"Very truly, I tell you, anyone who does not enter the sheepfold by the gate but climbs in by another way is a thief and a bandit. The one who enters by the gate is the shepherd of the sheep. The gatekeeper opens the gate for him, and the sheep hear his voice. He calls his own sheep by name and leads them out. When he has brought out all his own, he goes ahead of them, and the sheep follow him because they know his voice. They will not follow a stranger, but they will run from him because they do not know the voice of strangers.” Jesus used this figure of speech with them, but they did not understand what he was saying to them.
So again Jesus said to them, “Very truly, I tell you, I am the gate for the sheep. All who came before me are thieves and bandits; but the sheep did not listen to them. I am the gate. Whoever enters by me will be saved, and will come in and go out and find pasture. The thief comes only to steal and kill and destroy. I came that they may have life, and have it abundantly.

You'll find the Reflections here.
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Columban Ordination to Diaconate

Bishop Honesto F. Ongtioco of Cubao ordained Erl Dylan J. Tabaco to the diaconate on 30 April in the Columban House of Studies, Cubao, Quezon City. The new deacon is from Holy Rosary Parish, Agusan, Cagayan de Oro City. He spent two years, 2014 to 2016, on First Mission Assignment in Peru as part of his preparation for the Columban missionary priesthood. You can read about his work there with children who are profoundly deaf and with young persons with intellectual disabilities here.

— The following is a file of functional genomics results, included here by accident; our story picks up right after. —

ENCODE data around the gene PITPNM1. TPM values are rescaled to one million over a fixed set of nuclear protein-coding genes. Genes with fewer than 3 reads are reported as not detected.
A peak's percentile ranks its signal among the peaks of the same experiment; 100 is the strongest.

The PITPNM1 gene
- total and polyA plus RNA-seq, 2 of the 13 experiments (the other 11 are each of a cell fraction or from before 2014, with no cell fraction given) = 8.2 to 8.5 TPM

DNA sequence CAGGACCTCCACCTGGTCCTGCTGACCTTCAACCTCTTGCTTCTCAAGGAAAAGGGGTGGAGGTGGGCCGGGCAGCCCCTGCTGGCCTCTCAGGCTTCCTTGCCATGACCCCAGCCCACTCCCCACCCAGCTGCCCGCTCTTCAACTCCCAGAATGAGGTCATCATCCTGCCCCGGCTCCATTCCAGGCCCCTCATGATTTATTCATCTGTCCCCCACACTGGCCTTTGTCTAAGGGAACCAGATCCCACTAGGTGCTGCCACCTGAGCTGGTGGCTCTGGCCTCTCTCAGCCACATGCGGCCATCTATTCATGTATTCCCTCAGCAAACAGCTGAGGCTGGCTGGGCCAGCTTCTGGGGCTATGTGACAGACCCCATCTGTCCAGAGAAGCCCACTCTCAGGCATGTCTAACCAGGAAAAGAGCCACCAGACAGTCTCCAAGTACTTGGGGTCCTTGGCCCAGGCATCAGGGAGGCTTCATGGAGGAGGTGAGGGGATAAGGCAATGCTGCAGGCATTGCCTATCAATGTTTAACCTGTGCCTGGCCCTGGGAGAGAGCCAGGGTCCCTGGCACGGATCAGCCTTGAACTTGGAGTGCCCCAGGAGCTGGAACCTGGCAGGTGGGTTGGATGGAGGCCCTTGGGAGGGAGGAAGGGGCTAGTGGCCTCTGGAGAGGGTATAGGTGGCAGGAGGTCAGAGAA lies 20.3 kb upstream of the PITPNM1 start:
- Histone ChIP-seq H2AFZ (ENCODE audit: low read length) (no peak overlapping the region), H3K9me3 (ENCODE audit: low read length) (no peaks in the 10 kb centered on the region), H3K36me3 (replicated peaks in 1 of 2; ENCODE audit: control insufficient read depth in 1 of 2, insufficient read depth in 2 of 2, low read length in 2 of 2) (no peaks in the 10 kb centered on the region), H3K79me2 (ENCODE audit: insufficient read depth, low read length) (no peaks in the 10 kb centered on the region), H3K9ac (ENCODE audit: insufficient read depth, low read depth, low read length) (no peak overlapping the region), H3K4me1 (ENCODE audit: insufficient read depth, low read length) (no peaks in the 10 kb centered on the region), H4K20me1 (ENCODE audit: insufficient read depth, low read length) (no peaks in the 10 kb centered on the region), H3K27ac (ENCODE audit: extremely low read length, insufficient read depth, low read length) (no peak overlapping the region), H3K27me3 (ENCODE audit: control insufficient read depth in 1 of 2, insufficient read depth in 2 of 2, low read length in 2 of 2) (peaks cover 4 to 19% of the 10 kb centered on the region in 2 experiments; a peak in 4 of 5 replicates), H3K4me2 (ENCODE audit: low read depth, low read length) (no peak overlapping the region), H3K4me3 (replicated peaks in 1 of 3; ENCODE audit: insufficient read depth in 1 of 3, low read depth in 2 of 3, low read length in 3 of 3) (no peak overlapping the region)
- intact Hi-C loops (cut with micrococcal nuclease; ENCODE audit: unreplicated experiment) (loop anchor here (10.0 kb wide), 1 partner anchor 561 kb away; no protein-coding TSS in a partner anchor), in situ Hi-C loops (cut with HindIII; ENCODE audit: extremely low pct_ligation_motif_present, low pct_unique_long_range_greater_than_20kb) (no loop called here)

Erl Dylan J. Tabaco with youngsters in Peru
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Bring Flowers of the Fairest, also known as Queen of the May, a very popular Marian hymn in Ireland, especially during the month of May, was written by Mary E. Walsh and is sung here by the late Irish tenor, Frank Patterson.

29 Apr 2017

'Then there eyes were opened . . .' Sunday Reflections, Third Sunday of Easter, Year A

Supper at Emmaus (detail) 1606, Caravaggio